Mouse tumor tissues were fixed in 4% (w/v) paraformaldehyde, dehydrated in graded ethanol, and embedded in paraffin. Samples were then cut into 3-μm sections using a Leica microtome. Staining for TUNEL, p-PDH, PGC-1α, and lactate dehydrogenase A (LDHA), was carried out according to the manufacturers' instructions. Sections were analyzed using an inverted fluorescence microscope (Olympus).
Mouse tumor tissues were obtained immediately after sacrifice, and then citric acid levels were measured using a commercial colorimetric kit according to the manufacturer's protocol (Jiancheng Bio).
Data were expressed as the mean ± SD. Statistical significance between two groups was calculated by the Student's t-test using SPSS v12.0 software. *P<0.05 **P<0.01 and ***P<0.001 were considered statistically significant. All experiments were repeated at least three times.
DCA inhibits cell proliferation, arrests the cell cycle, and induces apoptosis. (A-B) HepG2 and HepG3B cells were treated with dichloroacetate (DCA) at 0, 20, 40, 60, or 80 mM for 24 h and 48 h and then tested by MTT assay. Cells exposed to DCA at the indicated doses for 24 h were stained with propidium iodide (C) and Annexin V/PI labeling (D), then subjected to flow cytometry analysis. Total cell death and the cell cycle were quantified by flow cytometry (E-F). Data are the mean ±SD, n=3, *P<0.05, **P<0.01, ***P<0.001 compared with respective controls.
To investigate the effects of PDK1 inhibition on liver cancer, we first examined the viability of HepG2 and HepG3B cells after treatment with PDK1 inhibitor-DCA for 24 h and 48 h.The results showed that, DCA reduced the viability of HepG2 and HepG3B cells in a dose-dependent manner (Fig. 1A-B). To further examine the proliferative capacity, we examined the cell cycle of HepG2 and HepG3B cells after treatment with DCA. As shown in Fig. 1C and E, the cell cycle in HepG2 and HepG3B cells were arrested at the G2/M stage in the DCA-treated group after 24 h. Lastly, we detected apoptosis by annexin/PI staining after DCA treatment for 24h.The apoptosis rates of the 80 mM DCA HepG2 and HepG3B cell groups were higher than those of their respective control groups (Fig. 1D and F). These results showed that DCA decreases proliferation and induces cycle arrest and apoptosis in HepG2 and HepG3B cells.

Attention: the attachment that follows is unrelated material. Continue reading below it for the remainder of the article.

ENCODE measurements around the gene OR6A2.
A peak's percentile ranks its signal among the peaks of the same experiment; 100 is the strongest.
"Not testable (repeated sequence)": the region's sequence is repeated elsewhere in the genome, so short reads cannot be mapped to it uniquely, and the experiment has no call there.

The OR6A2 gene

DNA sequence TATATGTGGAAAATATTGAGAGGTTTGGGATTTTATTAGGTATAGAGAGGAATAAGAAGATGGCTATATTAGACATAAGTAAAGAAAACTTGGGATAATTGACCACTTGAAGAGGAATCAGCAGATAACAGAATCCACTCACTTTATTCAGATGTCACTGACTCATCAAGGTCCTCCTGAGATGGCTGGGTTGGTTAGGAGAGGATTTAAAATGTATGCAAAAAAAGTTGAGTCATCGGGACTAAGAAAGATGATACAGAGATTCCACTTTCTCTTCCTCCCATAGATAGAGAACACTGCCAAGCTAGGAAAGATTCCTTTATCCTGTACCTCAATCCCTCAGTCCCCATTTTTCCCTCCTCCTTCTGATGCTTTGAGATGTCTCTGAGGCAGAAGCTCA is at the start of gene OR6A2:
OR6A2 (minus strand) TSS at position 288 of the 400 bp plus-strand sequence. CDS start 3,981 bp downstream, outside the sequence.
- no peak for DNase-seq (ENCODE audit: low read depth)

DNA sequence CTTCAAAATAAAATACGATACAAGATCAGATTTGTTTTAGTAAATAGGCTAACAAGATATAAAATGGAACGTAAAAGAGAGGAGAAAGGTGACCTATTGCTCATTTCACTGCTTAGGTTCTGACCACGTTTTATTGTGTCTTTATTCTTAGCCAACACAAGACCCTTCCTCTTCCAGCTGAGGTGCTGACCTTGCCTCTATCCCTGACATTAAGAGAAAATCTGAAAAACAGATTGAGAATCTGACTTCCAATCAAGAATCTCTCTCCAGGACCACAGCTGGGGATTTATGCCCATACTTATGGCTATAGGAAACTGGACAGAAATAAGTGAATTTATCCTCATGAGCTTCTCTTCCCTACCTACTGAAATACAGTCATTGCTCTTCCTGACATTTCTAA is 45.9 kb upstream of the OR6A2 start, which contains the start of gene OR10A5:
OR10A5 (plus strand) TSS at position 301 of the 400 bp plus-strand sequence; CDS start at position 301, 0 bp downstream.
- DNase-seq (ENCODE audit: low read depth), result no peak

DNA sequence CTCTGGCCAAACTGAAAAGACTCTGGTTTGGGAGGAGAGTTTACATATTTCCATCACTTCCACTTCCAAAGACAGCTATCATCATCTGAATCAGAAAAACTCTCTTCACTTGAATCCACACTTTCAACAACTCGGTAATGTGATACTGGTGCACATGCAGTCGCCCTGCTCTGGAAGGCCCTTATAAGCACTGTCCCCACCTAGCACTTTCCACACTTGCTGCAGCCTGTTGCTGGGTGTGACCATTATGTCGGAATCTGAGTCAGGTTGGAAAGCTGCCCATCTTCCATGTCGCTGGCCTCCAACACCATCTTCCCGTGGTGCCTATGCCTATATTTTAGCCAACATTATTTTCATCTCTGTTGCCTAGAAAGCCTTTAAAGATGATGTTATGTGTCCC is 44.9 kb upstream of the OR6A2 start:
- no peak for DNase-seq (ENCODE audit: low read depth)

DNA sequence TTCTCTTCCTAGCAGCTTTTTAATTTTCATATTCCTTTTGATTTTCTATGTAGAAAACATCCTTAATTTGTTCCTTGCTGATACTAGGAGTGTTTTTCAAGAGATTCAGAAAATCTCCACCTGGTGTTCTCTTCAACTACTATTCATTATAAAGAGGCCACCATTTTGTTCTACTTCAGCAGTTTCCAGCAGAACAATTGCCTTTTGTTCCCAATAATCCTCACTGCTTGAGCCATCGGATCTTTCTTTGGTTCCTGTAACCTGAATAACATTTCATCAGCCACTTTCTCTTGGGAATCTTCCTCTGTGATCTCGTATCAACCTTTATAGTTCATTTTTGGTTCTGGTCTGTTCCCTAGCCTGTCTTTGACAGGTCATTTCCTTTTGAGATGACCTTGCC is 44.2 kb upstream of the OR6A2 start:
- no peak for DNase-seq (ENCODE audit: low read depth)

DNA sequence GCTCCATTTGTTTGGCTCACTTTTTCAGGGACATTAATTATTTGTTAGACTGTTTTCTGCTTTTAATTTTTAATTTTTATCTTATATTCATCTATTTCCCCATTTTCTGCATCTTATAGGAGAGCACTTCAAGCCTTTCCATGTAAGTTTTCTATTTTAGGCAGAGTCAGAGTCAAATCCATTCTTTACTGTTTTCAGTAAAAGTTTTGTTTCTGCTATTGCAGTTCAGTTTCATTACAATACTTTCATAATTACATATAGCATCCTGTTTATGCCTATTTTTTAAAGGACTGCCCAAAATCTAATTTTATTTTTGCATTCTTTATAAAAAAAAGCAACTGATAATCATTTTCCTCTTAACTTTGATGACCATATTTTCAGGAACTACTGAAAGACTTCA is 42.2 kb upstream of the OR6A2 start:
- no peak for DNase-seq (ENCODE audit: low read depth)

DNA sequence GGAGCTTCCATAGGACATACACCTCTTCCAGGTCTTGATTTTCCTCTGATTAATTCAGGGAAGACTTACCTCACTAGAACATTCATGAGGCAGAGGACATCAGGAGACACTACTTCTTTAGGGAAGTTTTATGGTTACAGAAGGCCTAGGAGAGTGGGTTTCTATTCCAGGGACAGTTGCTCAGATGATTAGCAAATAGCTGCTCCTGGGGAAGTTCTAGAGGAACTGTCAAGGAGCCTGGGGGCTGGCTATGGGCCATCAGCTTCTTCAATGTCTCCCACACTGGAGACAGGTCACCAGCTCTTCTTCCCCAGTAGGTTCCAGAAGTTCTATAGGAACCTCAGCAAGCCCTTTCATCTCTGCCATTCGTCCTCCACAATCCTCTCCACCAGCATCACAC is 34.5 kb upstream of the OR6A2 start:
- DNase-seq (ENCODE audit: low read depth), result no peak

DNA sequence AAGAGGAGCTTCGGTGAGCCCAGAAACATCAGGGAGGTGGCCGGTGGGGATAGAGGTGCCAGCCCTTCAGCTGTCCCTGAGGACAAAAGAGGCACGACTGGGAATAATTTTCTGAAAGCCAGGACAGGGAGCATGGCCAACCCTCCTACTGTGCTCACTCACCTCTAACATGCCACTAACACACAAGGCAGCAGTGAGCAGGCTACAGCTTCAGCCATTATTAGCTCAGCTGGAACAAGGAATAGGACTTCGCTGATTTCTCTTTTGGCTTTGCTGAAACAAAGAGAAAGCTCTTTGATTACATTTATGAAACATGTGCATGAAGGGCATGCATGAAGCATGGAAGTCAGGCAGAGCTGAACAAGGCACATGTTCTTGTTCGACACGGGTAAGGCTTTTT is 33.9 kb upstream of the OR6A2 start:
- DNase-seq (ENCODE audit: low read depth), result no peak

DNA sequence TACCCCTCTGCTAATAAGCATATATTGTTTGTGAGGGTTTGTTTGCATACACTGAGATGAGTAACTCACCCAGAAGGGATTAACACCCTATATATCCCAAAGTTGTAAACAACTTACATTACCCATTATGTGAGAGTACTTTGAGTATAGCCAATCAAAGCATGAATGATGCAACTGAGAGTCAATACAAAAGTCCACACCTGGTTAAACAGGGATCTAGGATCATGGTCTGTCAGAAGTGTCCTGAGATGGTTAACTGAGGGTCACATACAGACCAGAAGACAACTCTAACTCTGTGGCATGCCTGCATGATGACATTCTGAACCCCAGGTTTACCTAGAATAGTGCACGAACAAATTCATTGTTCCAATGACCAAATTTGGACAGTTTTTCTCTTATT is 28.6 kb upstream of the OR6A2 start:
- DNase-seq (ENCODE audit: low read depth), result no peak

Given that PDK1 is the key factor of glycolysis, to understand the modulating effect of PDK1 inhibition on glucose metabolism, we detected glycogen-related factors. We first detected the expression of p-PDH, PDH, HK2 and LDHA after DCA treatment or shPDK1. As shown in Fig. 2A-B, 2E-F and I-K, decreased expression of p-PDH/PDH, LDHA and HK2 were detected after DCA treatment or shPDK1.Then, a lower lactate secretion was also detected in the culture medium after PDK1 inhibition (Fig. 2C and G). To further investigate the oxidative phosphorylation level, we examined oxygen consumption rate (OCR) and an increased OCR were detected after DCA treatment for 6h or shPDK1 (Fig. 2D and H). Our results showed that inhibition of PDK1 switches cellular glucose metobolism in HepG2 and HepG3B cells.
DCA treatment or shPDK1 induce a metabolic shift from glycolysis to oxidative phosphorylation. HepG2 and HepG3B cells were treated with DCA for 24 h, western blot analysis the levels of p-PDH and PDH (A and B), lactate concentrations were determined in the culture media and normalized to protein amounts (C) .The oxygen consumption rates of 6h were measured in HepG2 and HepG3B cells in the presence of DCA (D). (E-F) HepG2 cells were treated with DCA at the indicated doses for 24 h, equal amounts of proteins were used for western blotting to determine the levels of LDHA and HK2. HepG2 cells were transiently transfected for 48 h with the shPDK1 expression vector or empty vector, and lactate concentrations were measured after incubation for 6, 12, 24, or 48 h under basal conditions and normalized to protein amounts production (G) , the oxygen consumption rate were measured (H), western blot analysis the levels of PDK1 ,p-PDH, PDH and LDHA (I-K). Data are the mean ± SD, n=3, *P<0.05, **P<0.01 compared with respective controls.